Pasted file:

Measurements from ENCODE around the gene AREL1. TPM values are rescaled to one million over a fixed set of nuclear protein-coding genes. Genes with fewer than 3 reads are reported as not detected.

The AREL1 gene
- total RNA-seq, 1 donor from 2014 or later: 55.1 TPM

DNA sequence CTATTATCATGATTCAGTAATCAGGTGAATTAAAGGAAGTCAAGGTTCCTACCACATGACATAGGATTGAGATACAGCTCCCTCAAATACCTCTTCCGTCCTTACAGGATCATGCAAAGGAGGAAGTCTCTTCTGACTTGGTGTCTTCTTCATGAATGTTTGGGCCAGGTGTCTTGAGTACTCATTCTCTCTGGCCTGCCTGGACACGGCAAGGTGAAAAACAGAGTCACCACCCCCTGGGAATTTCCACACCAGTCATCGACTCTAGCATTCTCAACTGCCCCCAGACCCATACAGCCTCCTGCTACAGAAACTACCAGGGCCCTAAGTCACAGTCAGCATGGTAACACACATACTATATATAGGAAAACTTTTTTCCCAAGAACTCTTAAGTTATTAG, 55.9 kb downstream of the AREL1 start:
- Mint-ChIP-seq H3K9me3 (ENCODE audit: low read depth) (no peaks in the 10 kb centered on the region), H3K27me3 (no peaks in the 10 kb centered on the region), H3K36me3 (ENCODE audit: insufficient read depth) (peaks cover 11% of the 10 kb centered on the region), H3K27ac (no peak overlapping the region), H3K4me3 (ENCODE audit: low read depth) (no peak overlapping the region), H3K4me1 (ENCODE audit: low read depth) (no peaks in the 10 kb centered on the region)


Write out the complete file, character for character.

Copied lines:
Measurements from ENCODE around the gene AREL1. TPM values are rescaled to one million over a fixed set of nuclear protein-coding genes. Genes with fewer than 3 reads are reported as not detected.

The AREL1 gene
- total RNA-seq, 1 donor from 2014 or later: 55.1 TPM

DNA sequence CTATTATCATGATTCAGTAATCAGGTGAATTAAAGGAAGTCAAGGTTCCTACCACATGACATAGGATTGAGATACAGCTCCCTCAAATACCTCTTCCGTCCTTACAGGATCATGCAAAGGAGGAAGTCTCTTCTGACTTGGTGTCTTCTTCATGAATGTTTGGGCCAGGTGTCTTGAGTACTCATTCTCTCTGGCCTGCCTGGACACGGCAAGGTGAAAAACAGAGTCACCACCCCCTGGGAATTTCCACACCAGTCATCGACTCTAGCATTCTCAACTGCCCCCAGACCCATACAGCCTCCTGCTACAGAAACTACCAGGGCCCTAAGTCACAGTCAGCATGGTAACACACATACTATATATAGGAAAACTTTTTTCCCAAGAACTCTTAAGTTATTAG, 55.9 kb downstream of the AREL1 start:
- Mint-ChIP-seq H3K9me3 (ENCODE audit: low read depth) (no peaks in the 10 kb centered on the region), H3K27me3 (no peaks in the 10 kb centered on the region), H3K36me3 (ENCODE audit: insufficient read depth) (peaks cover 11% of the 10 kb centered on the region), H3K27ac (no peak overlapping the region), H3K4me3 (ENCODE audit: low read depth) (no peak overlapping the region), H3K4me1 (ENCODE audit: low read depth) (no peaks in the 10 kb centered on the region)